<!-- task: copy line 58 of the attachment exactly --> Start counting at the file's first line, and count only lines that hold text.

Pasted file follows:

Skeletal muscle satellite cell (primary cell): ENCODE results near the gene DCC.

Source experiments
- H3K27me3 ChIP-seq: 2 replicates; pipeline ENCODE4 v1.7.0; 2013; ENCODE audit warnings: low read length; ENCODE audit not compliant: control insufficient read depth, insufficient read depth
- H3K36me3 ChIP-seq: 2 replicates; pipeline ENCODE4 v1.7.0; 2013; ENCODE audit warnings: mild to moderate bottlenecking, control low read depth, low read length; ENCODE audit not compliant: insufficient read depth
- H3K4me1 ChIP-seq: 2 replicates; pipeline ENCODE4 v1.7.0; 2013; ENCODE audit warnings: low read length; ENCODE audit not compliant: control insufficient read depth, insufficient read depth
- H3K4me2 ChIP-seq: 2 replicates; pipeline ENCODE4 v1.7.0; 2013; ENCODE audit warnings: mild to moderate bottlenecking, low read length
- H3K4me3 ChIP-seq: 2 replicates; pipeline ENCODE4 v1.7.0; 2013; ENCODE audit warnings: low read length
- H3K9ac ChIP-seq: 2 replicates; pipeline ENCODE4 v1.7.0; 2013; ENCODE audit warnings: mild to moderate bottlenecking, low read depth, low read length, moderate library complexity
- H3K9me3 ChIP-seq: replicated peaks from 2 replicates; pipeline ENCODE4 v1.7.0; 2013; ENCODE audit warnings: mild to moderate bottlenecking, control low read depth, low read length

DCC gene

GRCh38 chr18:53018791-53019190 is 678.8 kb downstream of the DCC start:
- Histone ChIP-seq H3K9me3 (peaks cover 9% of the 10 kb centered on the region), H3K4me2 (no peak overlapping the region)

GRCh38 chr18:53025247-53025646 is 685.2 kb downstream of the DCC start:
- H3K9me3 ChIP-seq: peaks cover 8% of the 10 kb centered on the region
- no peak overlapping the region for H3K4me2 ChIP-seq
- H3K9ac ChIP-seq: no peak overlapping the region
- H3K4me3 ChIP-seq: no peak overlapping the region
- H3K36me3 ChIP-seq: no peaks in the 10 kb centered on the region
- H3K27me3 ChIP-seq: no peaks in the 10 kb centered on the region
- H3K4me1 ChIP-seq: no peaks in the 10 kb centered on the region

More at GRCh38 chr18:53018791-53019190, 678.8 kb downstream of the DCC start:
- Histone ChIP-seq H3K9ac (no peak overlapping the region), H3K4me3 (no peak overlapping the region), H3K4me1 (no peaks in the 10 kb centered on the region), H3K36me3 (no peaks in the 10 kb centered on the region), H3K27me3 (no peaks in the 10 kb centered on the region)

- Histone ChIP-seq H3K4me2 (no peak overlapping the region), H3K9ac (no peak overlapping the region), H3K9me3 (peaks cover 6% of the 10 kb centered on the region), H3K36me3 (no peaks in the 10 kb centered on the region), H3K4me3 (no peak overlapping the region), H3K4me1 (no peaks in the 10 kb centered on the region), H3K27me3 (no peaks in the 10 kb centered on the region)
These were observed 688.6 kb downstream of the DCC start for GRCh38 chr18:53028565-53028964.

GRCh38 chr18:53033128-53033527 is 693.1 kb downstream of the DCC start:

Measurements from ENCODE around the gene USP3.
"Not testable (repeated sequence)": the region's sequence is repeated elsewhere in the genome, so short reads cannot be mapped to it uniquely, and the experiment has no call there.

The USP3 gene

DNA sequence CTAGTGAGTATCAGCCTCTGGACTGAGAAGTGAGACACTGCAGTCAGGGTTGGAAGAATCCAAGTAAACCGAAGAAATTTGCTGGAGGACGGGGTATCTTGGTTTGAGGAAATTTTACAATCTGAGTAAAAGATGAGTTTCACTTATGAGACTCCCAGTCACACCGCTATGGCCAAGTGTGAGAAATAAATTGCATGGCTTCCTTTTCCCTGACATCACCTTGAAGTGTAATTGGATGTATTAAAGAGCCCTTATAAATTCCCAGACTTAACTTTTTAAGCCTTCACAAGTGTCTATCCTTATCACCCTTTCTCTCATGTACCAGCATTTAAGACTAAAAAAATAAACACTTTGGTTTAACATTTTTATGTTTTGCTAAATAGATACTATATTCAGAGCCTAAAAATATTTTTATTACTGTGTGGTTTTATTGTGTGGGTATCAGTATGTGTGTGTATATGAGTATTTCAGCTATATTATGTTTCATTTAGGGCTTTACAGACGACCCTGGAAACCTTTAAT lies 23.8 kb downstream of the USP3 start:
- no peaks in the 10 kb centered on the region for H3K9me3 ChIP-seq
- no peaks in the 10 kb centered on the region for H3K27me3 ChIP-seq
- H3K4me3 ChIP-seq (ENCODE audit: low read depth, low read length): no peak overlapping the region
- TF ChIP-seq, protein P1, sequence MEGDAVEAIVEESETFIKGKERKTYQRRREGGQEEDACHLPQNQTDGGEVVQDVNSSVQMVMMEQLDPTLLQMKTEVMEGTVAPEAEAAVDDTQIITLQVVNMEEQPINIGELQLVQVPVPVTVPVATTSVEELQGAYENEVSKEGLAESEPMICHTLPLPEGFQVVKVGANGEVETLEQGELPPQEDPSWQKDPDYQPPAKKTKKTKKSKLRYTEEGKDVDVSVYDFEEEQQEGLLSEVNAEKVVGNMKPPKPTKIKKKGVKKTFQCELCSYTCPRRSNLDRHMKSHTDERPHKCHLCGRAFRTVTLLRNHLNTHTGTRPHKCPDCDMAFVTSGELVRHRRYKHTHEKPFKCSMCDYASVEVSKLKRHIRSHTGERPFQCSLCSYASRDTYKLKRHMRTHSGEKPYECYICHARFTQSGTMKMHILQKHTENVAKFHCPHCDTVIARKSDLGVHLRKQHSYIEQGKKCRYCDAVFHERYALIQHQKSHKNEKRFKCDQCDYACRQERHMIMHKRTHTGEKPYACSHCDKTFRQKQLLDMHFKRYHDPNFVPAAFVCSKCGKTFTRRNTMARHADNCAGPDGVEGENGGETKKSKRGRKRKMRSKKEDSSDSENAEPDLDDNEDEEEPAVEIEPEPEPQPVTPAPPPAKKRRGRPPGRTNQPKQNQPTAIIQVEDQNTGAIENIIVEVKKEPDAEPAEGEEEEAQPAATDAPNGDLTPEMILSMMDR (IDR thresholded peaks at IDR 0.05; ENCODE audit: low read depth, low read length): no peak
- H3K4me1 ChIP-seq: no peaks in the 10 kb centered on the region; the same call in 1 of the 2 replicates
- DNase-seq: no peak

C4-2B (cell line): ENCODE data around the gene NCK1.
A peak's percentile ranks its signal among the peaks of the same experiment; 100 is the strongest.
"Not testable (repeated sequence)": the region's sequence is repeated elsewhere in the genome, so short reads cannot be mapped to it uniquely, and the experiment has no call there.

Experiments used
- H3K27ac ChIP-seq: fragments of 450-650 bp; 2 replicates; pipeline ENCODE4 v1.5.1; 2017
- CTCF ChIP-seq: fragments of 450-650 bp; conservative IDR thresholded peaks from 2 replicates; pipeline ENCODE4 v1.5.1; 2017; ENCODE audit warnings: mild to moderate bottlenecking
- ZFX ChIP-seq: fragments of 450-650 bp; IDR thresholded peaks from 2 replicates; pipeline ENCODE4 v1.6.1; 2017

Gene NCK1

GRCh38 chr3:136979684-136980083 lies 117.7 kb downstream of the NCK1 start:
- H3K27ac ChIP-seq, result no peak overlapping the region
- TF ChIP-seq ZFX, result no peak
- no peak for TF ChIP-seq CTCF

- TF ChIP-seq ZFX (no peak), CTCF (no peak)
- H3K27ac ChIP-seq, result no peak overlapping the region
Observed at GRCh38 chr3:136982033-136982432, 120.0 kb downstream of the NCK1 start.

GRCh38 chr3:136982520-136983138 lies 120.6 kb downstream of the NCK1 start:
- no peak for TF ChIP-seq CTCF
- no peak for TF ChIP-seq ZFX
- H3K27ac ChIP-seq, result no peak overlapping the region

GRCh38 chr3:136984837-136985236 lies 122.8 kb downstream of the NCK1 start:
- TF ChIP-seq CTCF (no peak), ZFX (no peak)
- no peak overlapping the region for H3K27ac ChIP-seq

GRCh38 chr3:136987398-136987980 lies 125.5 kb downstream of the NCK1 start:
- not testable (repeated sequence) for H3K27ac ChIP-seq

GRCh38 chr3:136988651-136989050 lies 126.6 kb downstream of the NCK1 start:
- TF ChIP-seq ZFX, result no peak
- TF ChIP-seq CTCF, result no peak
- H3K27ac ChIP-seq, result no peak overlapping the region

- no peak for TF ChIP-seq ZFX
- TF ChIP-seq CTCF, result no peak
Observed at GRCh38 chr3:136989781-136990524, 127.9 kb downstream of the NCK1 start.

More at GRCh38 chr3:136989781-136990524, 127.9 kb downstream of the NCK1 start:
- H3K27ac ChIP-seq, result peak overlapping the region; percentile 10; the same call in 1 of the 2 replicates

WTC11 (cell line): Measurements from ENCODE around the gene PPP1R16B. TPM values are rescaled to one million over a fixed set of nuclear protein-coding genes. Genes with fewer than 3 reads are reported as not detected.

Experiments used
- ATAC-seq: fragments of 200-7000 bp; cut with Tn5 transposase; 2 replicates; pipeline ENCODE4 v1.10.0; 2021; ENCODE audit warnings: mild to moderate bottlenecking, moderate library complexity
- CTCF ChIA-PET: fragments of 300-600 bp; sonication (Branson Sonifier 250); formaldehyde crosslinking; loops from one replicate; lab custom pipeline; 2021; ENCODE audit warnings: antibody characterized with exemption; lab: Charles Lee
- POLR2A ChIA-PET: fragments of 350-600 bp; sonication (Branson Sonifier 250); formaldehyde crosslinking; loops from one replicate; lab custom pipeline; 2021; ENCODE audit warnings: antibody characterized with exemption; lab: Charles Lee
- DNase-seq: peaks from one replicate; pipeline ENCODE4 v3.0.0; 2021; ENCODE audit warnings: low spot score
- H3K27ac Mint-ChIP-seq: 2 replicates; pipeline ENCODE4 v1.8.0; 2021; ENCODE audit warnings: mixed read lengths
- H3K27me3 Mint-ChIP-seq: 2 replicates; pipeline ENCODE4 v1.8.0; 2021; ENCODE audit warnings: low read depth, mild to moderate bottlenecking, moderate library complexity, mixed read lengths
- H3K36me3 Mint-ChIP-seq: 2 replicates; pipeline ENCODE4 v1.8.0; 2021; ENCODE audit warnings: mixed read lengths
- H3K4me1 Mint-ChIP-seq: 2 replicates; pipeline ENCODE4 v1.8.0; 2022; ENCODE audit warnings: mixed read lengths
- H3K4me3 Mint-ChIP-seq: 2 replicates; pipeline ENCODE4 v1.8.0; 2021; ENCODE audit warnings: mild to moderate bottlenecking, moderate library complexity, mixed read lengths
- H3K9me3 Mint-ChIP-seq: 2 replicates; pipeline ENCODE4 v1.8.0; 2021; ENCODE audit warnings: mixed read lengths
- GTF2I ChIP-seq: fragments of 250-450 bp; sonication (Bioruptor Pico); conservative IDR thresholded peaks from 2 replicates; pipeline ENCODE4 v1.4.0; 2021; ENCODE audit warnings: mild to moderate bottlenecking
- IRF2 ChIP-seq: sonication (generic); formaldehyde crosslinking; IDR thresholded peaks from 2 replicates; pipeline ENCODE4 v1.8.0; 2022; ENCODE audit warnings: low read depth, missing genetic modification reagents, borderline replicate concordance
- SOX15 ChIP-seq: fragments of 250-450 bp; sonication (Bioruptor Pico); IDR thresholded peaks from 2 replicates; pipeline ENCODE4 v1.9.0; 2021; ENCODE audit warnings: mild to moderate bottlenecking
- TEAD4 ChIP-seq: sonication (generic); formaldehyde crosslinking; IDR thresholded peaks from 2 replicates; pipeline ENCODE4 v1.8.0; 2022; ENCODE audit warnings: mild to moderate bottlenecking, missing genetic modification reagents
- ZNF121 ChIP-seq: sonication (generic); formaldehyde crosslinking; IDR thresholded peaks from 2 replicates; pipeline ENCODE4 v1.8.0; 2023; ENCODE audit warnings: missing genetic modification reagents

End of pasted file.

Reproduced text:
GRCh38 chr3:136987398-136987980 lies 125.5 kb downstream of the NCK1 start: